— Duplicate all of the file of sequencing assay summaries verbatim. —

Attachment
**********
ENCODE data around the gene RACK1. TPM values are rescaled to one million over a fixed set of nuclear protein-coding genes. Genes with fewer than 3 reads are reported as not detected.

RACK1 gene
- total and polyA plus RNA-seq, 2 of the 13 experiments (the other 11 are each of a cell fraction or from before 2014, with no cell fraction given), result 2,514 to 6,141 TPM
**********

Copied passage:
ENCODE data around the gene RACK1. TPM values are rescaled to one million over a fixed set of nuclear protein-coding genes. Genes with fewer than 3 reads are reported as not detected.

RACK1 gene
- total and polyA plus RNA-seq, 2 of the 13 experiments (the other 11 are each of a cell fraction or from before 2014, with no cell fraction given), result 2,514 to 6,141 TPM